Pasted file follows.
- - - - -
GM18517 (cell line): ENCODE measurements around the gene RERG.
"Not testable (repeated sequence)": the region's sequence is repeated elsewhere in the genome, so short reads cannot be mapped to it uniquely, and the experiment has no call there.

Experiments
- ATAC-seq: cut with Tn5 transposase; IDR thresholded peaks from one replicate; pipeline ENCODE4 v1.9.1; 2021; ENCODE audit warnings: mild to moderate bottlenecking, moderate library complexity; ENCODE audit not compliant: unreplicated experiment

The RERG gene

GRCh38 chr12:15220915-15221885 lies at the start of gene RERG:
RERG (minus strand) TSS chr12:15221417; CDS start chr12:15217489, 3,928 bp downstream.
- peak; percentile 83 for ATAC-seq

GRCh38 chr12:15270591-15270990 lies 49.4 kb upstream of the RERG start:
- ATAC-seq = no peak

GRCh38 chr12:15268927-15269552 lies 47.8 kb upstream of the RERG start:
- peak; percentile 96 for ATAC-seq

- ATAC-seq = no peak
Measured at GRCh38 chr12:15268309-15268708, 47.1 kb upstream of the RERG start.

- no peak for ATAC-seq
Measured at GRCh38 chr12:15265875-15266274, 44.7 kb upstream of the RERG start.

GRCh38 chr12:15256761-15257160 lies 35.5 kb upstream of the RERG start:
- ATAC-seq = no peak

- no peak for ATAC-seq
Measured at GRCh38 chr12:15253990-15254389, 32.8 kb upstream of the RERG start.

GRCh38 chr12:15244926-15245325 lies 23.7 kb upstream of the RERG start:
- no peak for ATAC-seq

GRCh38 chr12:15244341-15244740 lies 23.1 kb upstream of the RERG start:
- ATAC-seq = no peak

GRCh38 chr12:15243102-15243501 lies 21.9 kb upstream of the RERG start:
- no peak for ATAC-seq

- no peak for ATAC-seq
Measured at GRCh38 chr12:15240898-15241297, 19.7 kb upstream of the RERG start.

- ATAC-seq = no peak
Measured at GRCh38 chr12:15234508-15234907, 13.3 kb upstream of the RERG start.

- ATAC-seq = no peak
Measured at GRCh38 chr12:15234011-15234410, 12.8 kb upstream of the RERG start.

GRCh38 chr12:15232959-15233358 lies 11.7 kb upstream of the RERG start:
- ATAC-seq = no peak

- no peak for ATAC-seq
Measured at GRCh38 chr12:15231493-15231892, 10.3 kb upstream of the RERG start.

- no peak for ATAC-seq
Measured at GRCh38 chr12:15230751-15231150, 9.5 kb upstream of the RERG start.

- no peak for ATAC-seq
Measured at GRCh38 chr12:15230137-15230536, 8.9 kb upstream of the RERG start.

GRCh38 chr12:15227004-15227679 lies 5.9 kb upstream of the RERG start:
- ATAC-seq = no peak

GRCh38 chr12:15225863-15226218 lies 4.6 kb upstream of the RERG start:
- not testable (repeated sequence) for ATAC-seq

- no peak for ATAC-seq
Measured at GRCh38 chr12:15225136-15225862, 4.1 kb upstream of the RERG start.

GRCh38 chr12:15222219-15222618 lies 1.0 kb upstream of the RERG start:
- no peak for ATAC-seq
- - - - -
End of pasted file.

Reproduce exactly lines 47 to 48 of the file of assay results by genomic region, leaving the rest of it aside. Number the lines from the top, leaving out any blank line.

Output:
GRCh38 chr12:15222219-15222618 lies 1.0 kb upstream of the RERG start:
- no peak for ATAC-seq